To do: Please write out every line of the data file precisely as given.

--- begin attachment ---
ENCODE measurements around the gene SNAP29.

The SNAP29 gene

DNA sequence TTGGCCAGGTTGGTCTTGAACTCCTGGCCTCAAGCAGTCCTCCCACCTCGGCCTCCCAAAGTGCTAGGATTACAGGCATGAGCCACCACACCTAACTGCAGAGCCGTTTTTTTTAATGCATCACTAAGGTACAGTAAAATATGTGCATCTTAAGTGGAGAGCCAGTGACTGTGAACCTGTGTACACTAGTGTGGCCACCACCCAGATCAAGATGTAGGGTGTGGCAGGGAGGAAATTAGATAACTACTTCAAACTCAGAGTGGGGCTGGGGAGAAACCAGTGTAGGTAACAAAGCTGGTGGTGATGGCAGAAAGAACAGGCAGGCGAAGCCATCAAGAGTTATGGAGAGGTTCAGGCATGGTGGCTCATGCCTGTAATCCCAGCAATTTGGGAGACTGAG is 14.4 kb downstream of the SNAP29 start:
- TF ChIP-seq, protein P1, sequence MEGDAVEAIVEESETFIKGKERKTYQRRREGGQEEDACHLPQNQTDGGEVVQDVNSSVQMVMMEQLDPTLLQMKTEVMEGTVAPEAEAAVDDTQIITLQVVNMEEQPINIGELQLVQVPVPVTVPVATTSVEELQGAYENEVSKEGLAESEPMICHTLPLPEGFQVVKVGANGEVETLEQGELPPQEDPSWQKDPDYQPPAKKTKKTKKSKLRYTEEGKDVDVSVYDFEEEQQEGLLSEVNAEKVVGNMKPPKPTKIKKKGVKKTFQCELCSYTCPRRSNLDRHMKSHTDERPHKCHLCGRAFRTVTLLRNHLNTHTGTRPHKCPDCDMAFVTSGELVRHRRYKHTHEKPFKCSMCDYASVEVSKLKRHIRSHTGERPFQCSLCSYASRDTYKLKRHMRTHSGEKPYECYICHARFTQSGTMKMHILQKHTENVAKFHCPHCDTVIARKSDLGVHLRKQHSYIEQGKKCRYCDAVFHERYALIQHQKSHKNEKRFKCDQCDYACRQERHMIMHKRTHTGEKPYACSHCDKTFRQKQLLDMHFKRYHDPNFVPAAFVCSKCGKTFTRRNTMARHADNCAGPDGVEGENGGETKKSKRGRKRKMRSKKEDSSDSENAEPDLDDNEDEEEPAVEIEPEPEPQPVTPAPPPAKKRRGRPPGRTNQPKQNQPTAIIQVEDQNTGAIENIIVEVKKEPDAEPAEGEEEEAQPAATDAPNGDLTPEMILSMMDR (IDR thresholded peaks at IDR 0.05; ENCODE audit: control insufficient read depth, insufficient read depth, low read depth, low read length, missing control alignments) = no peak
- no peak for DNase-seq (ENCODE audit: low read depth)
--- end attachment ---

ENCODE measurements around the gene SNAP29.

The SNAP29 gene

DNA sequence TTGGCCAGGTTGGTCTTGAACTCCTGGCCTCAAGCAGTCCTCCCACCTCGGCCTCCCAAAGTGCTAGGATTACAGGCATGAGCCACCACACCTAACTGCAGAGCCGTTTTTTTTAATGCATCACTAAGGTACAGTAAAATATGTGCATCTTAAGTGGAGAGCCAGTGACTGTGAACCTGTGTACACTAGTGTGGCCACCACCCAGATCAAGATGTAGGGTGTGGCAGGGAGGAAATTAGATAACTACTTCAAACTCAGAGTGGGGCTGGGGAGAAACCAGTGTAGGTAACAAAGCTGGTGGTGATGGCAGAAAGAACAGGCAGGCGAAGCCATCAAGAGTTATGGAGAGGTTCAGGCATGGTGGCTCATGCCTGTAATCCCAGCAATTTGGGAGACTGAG is 14.4 kb downstream of the SNAP29 start:
- TF ChIP-seq, protein P1, sequence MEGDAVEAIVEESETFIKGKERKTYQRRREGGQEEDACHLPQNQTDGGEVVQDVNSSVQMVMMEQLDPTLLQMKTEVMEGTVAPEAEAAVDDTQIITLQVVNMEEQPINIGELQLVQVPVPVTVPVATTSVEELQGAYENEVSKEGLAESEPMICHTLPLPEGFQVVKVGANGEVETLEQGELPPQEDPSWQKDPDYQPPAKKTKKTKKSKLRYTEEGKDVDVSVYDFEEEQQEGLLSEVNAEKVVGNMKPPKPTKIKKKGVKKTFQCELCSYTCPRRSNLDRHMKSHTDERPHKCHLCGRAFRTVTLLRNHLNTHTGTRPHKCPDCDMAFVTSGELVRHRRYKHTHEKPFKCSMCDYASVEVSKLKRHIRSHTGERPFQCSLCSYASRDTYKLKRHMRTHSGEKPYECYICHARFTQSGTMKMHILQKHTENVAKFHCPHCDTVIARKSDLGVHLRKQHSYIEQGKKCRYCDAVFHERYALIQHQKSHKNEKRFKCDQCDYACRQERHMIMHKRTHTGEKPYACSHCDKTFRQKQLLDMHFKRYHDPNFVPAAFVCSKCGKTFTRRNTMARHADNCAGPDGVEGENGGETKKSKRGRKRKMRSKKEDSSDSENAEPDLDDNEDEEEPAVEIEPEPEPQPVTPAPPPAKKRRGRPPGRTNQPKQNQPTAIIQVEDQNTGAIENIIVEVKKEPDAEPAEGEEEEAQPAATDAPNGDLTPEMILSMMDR (IDR thresholded peaks at IDR 0.05; ENCODE audit: control insufficient read depth, insufficient read depth, low read depth, low read length, missing control alignments) = no peak
- no peak for DNase-seq (ENCODE audit: low read depth)